DCSIMG

On track for soaring house prices

Agood tip for anyone faced with flagging dinner party conversation in Edinburgh is to casually introduce the topic of property prices.

The answer is that it depends on the routes in relation to your house and, of course, if the trams get the go-ahead in the first place.

Three lines are proposed to the north, west and southeast of the city. Line 1 loops from Haymarket and Princes Street, down parts of Leith Walk along to Ocean Terminal and round through Granton to Craigleith.

Line 2 runs from Haymarket, past Murrayfield Stadium, along Saughton Road North to Newbridge, taking in Edinburgh Park and the Airport along the way. The route of the third line is yet to be decided.

But before anyone gets madly excited about how improved transport links could treble the value of his or her buy-to-let on Dalry Road, then it should be said that planning is at a very preliminary stage.

The organisation behind the project is called TIE, Transport Initiatives Edinburgh, an "arms-length" company owned by the city council. It has identified the preferred routes for Lines 1 and 2, as broadly outlined above. A total of 375 million of Scottish Executive cash has been earmarked for them. In early 2004 a Private Bill will be submitted to the Scottish Parliament outlining the plans. The process of being adopted by the Scottish Parliament is a long one, however, even if the bill is agreed, Royal Assent is not expected until 2005 or 2006. That means that it will be around 2009 before anyone gets a chance to hop on a tram, let alone enjoy a property price hike.

But it is certainly not too early to anticipate what the trams could mean for home-owners across the capital. TIE has already carried out a public consultation exercise between 14 May and 10 July. More than 3,000 people responded. Of those, 83.6 per cent supported the tram proposals, suggesting the residents believe a tram stop near their home is a bonus not a liability.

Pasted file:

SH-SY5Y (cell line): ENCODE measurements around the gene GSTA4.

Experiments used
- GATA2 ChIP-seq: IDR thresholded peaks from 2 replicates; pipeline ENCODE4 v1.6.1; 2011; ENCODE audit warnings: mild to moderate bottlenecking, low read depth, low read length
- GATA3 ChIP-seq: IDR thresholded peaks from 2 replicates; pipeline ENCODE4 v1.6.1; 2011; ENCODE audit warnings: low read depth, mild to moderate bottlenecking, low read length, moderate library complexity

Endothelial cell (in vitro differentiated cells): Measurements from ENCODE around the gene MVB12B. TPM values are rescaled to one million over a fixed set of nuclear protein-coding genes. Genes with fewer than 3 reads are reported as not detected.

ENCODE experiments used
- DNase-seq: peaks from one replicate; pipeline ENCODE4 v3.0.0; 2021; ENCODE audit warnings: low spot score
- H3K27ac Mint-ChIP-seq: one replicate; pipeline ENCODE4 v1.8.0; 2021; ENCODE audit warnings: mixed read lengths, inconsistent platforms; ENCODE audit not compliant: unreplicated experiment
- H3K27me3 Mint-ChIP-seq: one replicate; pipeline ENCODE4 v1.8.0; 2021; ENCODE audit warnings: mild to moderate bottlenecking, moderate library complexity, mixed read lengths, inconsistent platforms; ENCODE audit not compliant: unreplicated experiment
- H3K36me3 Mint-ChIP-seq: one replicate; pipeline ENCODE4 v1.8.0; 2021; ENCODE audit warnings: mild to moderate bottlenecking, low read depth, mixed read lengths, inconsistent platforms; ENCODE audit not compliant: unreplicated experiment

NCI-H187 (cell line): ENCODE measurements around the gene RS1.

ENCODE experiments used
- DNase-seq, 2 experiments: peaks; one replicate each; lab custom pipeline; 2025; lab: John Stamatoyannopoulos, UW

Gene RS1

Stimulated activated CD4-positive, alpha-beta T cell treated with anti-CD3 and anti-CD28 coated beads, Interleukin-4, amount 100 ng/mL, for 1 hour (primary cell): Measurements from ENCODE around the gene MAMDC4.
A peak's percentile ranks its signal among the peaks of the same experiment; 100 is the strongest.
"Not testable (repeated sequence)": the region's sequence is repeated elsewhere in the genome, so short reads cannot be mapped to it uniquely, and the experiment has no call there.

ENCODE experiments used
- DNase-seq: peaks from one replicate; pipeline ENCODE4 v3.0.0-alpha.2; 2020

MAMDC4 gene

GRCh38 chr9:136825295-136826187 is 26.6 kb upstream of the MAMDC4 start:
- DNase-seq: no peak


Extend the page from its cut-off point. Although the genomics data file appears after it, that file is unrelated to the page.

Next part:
Recent studies bear them out, according to George Hazel, the director of the Edinburgh-based transport consultancy, McLean Hazel. Professor Hazel, who also lectures at Robert Gordon University, says: "There’s a number of studies, I know of at least 50 or 60, which have found that generally, when you have a fixed piece of infrastructure like a bus or tramway stop, if you live within 800 metres of it, your property will increase in value."

According to studies, he adds, the hike could be between 10 per cent and 12 per cent or as much as 20 per cent. This is good news for anyone living around Balgreen Road, Stenhouse Drive and Broomhouse Road, the proposed sites for three tram stops on Line 2. Likewise, people living around Constitution Street, Caroline Park and Ocean Terminal along Line 1 could be laughing all the way to the bank.

Not everyone is happy about the new proposals, however. It seems that residents don’t mind a tram stop nearby, outside their back or front door is another story, however. Residents living in and around Wester Coates Terrace have expressed concerns that their homes could be devalued if, as one proposal suggests, the trams run along a footpath behind their homes. At a public meeting in June, a local solicitor said she would be getting her house valued before and after the tram system was installed. If the price dropped she would bill TIE for the difference. Other residents living near proposed tram stops are worried about noise pollution - trams will run every six minutes - and general disruption.